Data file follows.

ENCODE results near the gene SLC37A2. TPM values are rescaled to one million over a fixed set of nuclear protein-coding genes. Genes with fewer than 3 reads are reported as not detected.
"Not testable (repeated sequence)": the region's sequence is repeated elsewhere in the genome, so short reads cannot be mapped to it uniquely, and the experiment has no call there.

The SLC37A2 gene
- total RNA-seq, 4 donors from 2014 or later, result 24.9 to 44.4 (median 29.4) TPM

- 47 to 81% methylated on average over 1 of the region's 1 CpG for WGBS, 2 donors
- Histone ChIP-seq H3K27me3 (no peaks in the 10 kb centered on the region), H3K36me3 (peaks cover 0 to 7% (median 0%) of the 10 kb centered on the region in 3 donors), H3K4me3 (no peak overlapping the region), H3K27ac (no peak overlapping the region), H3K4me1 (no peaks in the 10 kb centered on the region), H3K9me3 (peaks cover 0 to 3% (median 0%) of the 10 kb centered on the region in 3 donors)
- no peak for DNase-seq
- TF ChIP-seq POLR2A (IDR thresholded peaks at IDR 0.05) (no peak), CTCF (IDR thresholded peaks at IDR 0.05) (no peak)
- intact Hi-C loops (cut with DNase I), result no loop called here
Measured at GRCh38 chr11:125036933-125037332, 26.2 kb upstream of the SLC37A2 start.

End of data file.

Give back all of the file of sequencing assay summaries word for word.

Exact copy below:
ENCODE results near the gene SLC37A2. TPM values are rescaled to one million over a fixed set of nuclear protein-coding genes. Genes with fewer than 3 reads are reported as not detected.
"Not testable (repeated sequence)": the region's sequence is repeated elsewhere in the genome, so short reads cannot be mapped to it uniquely, and the experiment has no call there.

The SLC37A2 gene
- total RNA-seq, 4 donors from 2014 or later, result 24.9 to 44.4 (median 29.4) TPM

- 47 to 81% methylated on average over 1 of the region's 1 CpG for WGBS, 2 donors
- Histone ChIP-seq H3K27me3 (no peaks in the 10 kb centered on the region), H3K36me3 (peaks cover 0 to 7% (median 0%) of the 10 kb centered on the region in 3 donors), H3K4me3 (no peak overlapping the region), H3K27ac (no peak overlapping the region), H3K4me1 (no peaks in the 10 kb centered on the region), H3K9me3 (peaks cover 0 to 3% (median 0%) of the 10 kb centered on the region in 3 donors)
- no peak for DNase-seq
- TF ChIP-seq POLR2A (IDR thresholded peaks at IDR 0.05) (no peak), CTCF (IDR thresholded peaks at IDR 0.05) (no peak)
- intact Hi-C loops (cut with DNase I), result no loop called here
Measured at GRCh38 chr11:125036933-125037332, 26.2 kb upstream of the SLC37A2 start.